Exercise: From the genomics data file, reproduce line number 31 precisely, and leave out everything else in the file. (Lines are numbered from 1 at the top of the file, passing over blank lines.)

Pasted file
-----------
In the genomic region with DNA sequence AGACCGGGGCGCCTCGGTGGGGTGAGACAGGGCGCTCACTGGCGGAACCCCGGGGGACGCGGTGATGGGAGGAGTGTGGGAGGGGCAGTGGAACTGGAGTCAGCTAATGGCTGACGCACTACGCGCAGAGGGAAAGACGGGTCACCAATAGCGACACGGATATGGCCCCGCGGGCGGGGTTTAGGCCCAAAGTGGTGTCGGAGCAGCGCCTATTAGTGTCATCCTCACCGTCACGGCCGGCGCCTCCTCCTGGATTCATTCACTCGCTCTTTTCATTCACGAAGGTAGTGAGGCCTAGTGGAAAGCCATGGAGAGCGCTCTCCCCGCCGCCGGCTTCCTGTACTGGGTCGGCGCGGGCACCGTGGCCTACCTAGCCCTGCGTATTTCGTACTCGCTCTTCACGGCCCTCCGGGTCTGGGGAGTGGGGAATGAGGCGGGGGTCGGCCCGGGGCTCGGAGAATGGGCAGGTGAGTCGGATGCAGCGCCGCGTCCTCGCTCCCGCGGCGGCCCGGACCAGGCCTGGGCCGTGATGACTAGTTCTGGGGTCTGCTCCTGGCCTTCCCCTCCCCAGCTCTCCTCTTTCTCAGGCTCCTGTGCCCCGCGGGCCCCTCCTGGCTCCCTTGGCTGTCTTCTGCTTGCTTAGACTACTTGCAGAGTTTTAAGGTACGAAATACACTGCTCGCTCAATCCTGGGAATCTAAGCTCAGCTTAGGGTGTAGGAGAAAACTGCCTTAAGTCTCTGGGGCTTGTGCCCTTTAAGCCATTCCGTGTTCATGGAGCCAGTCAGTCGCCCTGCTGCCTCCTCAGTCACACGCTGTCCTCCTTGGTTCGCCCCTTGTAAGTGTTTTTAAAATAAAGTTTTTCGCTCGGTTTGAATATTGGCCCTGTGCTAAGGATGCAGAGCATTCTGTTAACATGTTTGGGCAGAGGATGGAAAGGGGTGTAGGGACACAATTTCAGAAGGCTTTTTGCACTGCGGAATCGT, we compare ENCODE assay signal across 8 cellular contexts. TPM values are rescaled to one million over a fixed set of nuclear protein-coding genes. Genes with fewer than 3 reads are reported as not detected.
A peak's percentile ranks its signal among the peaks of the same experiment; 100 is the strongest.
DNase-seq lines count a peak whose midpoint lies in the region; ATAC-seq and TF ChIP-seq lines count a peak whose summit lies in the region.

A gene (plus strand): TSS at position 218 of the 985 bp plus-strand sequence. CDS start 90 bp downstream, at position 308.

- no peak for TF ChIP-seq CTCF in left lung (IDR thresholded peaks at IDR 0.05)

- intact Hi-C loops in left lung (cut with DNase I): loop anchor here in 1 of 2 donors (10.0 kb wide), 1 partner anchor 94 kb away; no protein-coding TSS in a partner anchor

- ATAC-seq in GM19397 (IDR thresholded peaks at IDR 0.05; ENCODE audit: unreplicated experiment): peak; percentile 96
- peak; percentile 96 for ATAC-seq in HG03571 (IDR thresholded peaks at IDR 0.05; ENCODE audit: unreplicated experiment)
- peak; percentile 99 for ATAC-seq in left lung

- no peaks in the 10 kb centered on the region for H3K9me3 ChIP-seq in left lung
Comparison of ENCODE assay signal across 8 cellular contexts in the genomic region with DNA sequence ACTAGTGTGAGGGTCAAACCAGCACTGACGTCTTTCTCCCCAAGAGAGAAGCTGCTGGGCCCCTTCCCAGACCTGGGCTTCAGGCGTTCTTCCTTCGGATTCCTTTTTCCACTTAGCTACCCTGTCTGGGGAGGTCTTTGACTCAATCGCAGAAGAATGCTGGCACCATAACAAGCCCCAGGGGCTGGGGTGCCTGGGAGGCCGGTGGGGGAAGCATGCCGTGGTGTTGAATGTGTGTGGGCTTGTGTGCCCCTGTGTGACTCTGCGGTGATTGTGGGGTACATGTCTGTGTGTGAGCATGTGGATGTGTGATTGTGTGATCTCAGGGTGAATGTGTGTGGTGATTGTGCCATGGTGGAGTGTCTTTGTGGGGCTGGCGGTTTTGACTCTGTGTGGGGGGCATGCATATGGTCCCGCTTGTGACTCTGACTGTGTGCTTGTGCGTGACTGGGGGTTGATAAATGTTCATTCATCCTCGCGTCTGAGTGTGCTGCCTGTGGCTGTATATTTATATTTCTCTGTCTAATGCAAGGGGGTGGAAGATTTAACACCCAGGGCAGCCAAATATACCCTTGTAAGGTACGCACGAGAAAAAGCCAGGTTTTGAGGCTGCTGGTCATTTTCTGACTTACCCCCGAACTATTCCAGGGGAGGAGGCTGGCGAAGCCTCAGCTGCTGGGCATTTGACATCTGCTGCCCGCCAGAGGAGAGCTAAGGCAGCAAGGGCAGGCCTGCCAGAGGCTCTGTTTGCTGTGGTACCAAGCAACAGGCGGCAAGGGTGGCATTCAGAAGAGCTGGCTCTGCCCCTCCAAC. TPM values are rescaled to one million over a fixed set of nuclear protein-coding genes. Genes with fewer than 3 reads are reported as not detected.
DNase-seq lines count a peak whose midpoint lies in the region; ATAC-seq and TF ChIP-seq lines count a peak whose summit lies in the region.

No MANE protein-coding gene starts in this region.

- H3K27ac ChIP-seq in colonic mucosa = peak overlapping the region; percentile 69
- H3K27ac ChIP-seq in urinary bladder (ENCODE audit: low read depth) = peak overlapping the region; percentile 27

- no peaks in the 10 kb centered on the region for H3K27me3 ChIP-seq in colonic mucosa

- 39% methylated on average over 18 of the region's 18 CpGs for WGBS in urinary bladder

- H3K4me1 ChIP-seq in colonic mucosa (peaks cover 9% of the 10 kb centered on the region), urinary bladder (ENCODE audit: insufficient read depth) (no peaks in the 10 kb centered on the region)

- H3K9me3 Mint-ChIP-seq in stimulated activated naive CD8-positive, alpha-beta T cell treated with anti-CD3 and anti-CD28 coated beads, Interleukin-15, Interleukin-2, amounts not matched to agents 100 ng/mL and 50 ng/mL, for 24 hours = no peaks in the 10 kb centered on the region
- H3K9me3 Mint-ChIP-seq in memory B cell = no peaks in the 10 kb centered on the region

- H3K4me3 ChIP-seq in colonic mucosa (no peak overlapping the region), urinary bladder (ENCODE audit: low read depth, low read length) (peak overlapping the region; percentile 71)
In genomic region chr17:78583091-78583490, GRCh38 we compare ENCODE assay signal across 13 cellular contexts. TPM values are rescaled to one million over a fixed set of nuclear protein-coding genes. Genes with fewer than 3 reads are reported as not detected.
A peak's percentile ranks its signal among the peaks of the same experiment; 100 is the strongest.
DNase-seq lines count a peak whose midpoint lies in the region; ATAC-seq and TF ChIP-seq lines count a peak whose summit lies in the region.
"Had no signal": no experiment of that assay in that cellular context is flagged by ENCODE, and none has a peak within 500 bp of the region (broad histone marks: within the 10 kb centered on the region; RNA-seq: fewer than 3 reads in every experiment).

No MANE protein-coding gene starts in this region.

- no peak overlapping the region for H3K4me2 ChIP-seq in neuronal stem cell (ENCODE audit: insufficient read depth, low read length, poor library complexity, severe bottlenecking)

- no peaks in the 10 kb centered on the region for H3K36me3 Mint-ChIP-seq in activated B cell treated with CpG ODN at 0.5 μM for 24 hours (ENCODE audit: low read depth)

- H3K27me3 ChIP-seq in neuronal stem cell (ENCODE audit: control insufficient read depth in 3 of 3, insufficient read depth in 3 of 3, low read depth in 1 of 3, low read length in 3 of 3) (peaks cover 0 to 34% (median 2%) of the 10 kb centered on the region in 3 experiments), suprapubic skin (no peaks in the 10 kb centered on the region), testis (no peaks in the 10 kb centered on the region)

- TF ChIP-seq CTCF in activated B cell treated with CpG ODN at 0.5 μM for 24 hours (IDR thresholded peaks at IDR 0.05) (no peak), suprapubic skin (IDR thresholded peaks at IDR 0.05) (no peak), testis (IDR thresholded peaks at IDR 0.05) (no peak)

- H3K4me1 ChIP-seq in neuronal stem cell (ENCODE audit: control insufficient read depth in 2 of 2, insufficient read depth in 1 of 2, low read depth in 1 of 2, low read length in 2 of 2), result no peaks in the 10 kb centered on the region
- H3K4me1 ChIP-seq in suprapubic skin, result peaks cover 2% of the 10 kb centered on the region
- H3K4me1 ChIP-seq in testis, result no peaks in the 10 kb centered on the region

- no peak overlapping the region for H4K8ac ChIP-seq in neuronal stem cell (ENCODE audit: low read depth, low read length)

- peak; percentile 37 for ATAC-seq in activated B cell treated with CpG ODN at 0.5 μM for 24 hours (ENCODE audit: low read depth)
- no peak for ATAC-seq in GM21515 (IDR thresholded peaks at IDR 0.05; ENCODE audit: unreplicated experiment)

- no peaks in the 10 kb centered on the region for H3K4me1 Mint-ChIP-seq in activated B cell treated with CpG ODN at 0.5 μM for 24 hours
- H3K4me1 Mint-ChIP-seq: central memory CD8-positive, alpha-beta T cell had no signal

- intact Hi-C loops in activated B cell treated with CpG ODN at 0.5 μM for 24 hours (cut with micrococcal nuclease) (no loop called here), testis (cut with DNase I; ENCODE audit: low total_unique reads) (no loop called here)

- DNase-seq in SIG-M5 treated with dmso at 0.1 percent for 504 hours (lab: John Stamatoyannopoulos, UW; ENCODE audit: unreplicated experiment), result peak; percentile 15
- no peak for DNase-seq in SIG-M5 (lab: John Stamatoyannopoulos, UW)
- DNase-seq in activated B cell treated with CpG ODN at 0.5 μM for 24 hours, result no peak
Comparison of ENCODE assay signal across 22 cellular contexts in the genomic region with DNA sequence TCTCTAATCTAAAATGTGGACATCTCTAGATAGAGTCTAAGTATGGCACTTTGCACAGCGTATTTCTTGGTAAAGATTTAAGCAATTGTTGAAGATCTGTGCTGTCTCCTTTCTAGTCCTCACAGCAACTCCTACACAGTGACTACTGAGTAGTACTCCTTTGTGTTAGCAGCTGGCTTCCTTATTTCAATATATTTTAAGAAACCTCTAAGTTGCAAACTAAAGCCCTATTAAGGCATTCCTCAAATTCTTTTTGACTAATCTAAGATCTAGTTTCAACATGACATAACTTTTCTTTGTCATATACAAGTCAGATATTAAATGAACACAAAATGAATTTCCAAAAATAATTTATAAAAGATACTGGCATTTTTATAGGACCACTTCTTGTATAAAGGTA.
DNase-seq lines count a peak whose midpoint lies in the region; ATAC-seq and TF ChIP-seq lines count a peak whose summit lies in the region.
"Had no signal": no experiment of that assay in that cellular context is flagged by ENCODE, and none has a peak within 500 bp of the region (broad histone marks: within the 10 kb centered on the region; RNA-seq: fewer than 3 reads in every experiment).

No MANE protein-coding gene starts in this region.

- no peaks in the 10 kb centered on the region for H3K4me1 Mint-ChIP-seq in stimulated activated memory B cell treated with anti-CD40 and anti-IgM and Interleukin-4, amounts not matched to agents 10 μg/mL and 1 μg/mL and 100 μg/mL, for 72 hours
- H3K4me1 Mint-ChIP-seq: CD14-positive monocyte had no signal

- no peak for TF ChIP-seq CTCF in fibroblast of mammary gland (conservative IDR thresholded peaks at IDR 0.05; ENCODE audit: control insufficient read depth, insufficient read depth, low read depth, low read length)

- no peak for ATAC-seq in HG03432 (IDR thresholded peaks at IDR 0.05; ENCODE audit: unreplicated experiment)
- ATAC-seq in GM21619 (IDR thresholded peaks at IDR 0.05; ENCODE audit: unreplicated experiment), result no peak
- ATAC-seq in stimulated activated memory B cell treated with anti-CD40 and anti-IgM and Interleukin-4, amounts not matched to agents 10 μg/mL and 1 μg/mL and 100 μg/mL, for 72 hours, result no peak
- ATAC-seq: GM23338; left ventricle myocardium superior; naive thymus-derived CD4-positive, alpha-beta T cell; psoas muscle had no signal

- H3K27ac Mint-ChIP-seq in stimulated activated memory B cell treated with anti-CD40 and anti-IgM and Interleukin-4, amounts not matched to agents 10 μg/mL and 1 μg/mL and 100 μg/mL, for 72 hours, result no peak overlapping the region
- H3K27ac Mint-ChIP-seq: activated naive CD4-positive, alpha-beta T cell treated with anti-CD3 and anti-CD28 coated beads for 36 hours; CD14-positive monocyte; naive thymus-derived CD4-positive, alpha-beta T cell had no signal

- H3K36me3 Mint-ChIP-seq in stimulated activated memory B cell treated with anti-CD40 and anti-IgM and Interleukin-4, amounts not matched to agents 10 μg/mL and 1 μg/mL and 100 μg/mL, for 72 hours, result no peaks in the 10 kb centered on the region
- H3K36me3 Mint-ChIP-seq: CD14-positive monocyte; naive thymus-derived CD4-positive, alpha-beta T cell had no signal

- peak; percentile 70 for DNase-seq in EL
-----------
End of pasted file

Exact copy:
- H3K4me1 ChIP-seq in neuronal stem cell (ENCODE audit: control insufficient read depth in 2 of 2, insufficient read depth in 1 of 2, low read depth in 1 of 2, low read length in 2 of 2), result no peaks in the 10 kb centered on the region